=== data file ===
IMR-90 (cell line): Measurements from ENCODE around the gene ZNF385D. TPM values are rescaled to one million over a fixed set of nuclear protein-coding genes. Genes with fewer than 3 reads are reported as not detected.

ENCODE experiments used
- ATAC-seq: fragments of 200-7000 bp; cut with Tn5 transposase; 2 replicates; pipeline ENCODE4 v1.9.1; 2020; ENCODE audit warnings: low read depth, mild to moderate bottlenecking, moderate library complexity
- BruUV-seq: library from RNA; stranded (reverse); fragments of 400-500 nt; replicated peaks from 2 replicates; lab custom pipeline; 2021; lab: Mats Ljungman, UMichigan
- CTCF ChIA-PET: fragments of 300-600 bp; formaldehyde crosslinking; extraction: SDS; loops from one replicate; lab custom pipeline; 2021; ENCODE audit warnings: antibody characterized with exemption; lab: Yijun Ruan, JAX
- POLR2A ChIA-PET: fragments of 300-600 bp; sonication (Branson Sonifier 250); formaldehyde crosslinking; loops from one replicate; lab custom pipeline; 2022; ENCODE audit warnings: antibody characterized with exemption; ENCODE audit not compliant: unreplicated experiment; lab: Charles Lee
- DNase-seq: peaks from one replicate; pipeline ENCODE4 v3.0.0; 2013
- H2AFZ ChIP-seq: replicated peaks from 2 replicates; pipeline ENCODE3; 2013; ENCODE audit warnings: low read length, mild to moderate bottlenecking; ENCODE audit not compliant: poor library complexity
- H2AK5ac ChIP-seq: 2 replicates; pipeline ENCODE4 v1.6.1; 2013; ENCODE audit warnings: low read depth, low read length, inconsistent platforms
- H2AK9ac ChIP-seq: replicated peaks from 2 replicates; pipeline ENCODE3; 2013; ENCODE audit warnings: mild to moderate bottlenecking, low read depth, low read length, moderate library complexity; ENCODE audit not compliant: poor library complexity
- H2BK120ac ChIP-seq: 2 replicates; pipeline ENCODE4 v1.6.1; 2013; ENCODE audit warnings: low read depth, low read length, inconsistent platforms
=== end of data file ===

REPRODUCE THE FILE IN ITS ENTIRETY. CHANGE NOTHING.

IMR-90 (cell line): Measurements from ENCODE around the gene ZNF385D. TPM values are rescaled to one million over a fixed set of nuclear protein-coding genes. Genes with fewer than 3 reads are reported as not detected.

ENCODE experiments used
- ATAC-seq: fragments of 200-7000 bp; cut with Tn5 transposase; 2 replicates; pipeline ENCODE4 v1.9.1; 2020; ENCODE audit warnings: low read depth, mild to moderate bottlenecking, moderate library complexity
- BruUV-seq: library from RNA; stranded (reverse); fragments of 400-500 nt; replicated peaks from 2 replicates; lab custom pipeline; 2021; lab: Mats Ljungman, UMichigan
- CTCF ChIA-PET: fragments of 300-600 bp; formaldehyde crosslinking; extraction: SDS; loops from one replicate; lab custom pipeline; 2021; ENCODE audit warnings: antibody characterized with exemption; lab: Yijun Ruan, JAX
- POLR2A ChIA-PET: fragments of 300-600 bp; sonication (Branson Sonifier 250); formaldehyde crosslinking; loops from one replicate; lab custom pipeline; 2022; ENCODE audit warnings: antibody characterized with exemption; ENCODE audit not compliant: unreplicated experiment; lab: Charles Lee
- DNase-seq: peaks from one replicate; pipeline ENCODE4 v3.0.0; 2013
- H2AFZ ChIP-seq: replicated peaks from 2 replicates; pipeline ENCODE3; 2013; ENCODE audit warnings: low read length, mild to moderate bottlenecking; ENCODE audit not compliant: poor library complexity
- H2AK5ac ChIP-seq: 2 replicates; pipeline ENCODE4 v1.6.1; 2013; ENCODE audit warnings: low read depth, low read length, inconsistent platforms
- H2AK9ac ChIP-seq: replicated peaks from 2 replicates; pipeline ENCODE3; 2013; ENCODE audit warnings: mild to moderate bottlenecking, low read depth, low read length, moderate library complexity; ENCODE audit not compliant: poor library complexity
- H2BK120ac ChIP-seq: 2 replicates; pipeline ENCODE4 v1.6.1; 2013; ENCODE audit warnings: low read depth, low read length, inconsistent platforms